In operation, the position sensor 25 operates by a gear or geneva type movement (named for watch works) wherein output from the first resistive track 46 indicates the relative angle of rotation of the shaft between 0° and 360° from a starting position via the positions at which the wipers 12 and 14 contact the first resistive track, and wherein the wiper 64 for the turns counting rotor 66 is incrementally advanced in a forward or rearward direction such that the number and direction of rotations of the shaft can be determined. As shown in FIGS. 1 and 3, the cog 18 connected to the rotor assembly 10 advances the turn counting rotor 66 by one notch 78 each time the rotor 10 and shaft rotates more than 360°.
With reference to FIGS. 2, 9, and 10, movement of the turns counting rotor 66, in turn, re-positions the wiper 64 at a different location on the second resistive track 52. In FIGS. 9 and 10, the turns counting rotor 66 is shown by dashed lines with the wiper 64 positioned thereon.
FIG. 9 shows that the second resistive track 52 may be comprised of adjacent resistive and commutator tracks, 150 and 152, respectively. If the arrangement in FIG. 9 is used, a percentage change in the voltage output will be sensed each time the turns counting rotor 66 is advanced. In a particular embodiment, the wiper 64 could be preset at a 50% voltage ratio output and the wiper 64 could be incrementally advanced from the preset position on resistive track 150 to give (1) a 25% voltage output when the rotor 10 has rotated one revolution to the left, (2) a 0% voltage output when the rotor has rotated two revolutions to the left, (3) a 75% voltage output when the rotor has rotated one revolution to the right, and (4) a 100% voltage output when the rotor has rotated two revolutions to the right. It is also anticipated that the opposite configuration could be used where the resistive track 150 could be rotated against a stationary wiper 64.
FIG. 10 shows that the second resistive track 52 is comprised of a plurality of switch pads 154 radially positioned around the post 68 which carries the turns counting rotor 66 so that as the wiper 64 is advanced, the wiper 64 will contact a particular switch pad 154 which will indicate the number and direction of revolutions of rotor 10. In a particular embodiment, the wiper 64 could be pre-positioned at a central switch pad 154, as shown in FIG. 10, and be able to advance to two switch pads 154 in the clockwise direction and two switch pads 154 in the counterclockwise direction to indicate two complete revolutions of rotor 10 in either the counterclockwise or clockwise directions, respectively. For example, when the turns counting rotor 66 is advanced one increment in the clockwise direction such that the wiper 64 contacts the next adjacent switch pad 154, the electrical connection between the wiper 64 and the adjacent switch pad 154 will indicate that rotor 10 has made one complete counter-clockwise revolution. It is also anticipated that the switch pads 154 could be a pad grouping, the output of which would be a binary or grey code from which the position of rotor 66 could be determined.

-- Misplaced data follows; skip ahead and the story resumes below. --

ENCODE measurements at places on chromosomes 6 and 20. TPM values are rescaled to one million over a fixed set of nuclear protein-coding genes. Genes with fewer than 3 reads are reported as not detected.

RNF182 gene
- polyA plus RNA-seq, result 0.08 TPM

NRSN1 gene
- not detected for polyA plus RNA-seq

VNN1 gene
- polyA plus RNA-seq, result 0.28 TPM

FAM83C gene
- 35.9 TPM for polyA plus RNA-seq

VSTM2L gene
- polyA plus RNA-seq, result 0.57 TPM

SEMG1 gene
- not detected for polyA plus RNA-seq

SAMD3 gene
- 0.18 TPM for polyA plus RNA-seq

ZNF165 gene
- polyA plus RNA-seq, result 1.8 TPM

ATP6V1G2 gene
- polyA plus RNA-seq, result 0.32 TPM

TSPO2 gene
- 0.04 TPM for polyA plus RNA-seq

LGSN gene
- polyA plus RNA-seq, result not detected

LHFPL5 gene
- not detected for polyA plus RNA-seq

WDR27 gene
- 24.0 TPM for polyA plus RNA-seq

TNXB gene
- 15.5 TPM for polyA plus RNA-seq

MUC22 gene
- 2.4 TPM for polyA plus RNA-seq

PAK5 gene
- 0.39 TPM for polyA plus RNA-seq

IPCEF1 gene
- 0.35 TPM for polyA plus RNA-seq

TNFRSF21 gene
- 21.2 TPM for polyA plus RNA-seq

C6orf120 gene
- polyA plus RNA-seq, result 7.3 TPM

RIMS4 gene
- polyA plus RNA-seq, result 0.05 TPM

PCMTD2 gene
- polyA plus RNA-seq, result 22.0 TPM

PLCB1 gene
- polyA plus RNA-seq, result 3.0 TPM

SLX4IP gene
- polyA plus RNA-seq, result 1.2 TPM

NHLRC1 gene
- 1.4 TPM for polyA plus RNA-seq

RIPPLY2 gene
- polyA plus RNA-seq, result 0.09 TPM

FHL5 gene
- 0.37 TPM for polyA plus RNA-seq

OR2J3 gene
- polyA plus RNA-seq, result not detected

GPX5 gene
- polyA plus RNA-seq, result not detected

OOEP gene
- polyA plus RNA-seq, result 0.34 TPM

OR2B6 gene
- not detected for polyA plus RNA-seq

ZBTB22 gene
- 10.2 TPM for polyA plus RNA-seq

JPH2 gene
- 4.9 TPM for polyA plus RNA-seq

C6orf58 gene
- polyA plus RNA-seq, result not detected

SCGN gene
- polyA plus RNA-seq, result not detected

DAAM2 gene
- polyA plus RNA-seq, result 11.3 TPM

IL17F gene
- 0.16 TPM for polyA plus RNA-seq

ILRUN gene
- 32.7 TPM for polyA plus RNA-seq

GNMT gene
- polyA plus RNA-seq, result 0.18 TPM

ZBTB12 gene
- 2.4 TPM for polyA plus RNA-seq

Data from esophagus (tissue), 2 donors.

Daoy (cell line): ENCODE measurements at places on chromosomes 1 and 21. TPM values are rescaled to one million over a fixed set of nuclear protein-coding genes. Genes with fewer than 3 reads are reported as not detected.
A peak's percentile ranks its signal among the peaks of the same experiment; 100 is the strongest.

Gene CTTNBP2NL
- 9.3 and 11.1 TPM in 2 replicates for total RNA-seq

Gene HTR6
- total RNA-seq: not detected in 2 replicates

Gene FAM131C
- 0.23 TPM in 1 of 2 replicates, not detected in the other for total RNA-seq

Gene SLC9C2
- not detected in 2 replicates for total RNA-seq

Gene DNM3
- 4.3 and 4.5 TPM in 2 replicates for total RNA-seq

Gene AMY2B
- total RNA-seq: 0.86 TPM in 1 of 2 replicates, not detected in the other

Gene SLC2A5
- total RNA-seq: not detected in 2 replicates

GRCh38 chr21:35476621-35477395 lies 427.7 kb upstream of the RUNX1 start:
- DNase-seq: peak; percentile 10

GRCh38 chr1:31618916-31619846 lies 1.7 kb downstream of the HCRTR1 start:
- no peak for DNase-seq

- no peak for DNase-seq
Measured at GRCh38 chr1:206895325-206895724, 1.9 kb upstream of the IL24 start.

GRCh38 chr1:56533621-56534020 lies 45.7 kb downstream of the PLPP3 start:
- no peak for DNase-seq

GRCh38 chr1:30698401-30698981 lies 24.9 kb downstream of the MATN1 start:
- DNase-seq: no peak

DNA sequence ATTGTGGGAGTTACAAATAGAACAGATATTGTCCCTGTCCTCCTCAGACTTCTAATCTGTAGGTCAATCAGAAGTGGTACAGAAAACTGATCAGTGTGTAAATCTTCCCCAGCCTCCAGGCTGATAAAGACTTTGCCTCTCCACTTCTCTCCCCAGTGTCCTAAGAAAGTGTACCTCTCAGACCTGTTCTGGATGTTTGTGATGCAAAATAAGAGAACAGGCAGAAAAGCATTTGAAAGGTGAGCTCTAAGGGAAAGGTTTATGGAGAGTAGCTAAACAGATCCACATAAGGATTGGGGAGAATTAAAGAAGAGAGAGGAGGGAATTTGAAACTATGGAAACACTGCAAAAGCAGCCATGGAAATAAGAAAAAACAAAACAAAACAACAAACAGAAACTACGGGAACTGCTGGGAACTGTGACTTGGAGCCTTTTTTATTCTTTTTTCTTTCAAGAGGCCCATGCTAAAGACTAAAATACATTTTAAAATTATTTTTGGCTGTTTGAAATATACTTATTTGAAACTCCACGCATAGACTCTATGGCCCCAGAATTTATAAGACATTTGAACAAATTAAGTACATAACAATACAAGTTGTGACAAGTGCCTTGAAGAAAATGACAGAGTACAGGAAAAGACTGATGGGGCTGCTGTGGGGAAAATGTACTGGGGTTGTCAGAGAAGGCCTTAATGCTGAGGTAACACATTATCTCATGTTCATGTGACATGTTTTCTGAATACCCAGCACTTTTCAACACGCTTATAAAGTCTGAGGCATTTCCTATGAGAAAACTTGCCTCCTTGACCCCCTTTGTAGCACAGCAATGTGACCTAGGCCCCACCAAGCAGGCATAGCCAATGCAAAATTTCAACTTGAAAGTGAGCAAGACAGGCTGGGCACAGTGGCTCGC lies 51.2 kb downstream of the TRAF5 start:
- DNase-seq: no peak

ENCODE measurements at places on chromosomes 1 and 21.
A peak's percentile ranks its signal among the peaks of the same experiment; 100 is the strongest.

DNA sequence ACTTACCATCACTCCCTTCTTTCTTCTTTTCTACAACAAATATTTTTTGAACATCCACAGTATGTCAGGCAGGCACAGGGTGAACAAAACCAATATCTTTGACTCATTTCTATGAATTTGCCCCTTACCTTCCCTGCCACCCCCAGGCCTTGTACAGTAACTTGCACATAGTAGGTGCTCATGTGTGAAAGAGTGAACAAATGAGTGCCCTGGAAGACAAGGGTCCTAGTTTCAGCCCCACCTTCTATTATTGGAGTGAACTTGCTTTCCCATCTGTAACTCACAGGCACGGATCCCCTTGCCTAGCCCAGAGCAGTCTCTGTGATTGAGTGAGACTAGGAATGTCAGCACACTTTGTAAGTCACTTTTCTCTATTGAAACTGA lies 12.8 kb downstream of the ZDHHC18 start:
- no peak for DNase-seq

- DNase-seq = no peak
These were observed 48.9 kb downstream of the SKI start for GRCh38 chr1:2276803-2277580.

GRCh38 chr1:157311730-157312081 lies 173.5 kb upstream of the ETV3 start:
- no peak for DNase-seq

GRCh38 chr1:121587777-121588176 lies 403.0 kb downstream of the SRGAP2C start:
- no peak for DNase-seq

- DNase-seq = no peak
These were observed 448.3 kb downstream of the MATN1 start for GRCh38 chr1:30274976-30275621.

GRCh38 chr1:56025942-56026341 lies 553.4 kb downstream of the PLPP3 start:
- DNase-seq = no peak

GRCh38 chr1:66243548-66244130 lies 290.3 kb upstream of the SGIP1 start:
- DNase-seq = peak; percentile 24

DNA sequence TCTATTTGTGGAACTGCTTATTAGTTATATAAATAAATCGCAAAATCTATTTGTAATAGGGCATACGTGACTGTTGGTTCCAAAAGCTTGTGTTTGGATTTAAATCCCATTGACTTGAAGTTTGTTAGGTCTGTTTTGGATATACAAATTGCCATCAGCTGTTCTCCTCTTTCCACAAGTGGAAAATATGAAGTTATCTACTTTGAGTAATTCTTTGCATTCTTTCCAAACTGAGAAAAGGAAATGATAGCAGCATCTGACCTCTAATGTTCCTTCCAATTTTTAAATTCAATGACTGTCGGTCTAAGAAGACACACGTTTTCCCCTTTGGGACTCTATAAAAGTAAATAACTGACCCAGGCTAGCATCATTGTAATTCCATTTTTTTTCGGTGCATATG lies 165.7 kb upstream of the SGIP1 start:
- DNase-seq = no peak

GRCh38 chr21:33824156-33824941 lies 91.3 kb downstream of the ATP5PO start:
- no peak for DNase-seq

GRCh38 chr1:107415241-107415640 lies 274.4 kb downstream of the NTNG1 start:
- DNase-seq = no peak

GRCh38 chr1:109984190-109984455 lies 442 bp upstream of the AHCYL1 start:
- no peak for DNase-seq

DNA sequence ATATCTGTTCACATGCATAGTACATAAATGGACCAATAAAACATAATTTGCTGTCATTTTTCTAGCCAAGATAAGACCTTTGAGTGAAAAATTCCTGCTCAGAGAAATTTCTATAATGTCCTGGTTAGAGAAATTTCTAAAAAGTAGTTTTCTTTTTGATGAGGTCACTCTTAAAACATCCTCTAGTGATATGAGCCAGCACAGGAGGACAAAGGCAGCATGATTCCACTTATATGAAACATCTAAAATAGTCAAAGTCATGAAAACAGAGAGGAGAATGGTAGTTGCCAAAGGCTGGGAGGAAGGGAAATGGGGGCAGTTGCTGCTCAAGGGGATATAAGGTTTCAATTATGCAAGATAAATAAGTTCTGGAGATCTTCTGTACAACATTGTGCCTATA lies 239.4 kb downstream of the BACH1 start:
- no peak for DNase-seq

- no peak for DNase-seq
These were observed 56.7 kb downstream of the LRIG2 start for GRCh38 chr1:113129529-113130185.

By adding more notches 78 to the rotor 66, and more switch pads 154 if the arrangement in FIG. 10 is used instead of the arrangement shown in FIG. 9, effectively a large number of revolutions of rotor 10 can be counted using turns counting rotor 66, i.e., simply by advancing the turns counting rotor 66 by smaller incremental amounts, larger numbers of revolutions of rotor 10 can be counted. If the arrangement shown in FIG. 9 is used, a smaller change in the percentage of voltage output will occur with a smaller incremental advance of the turns counting rotor 66 and the number of revolutions of rotor 10 that could be counted using turns counting rotor 66 will be limited only by the ability of the circuitry to distinguish the percentage of voltage output as the wiper 64 moves along the resistive and commutator tracks 150 and 152. If the arrangement shown in FIG. 10 is used, the number of revolutions of rotor 10 that can be counted using the turns counting rotor 66 will be limited only by the amount of separate switch pads 154 which can be placed in the path of the wiper 64.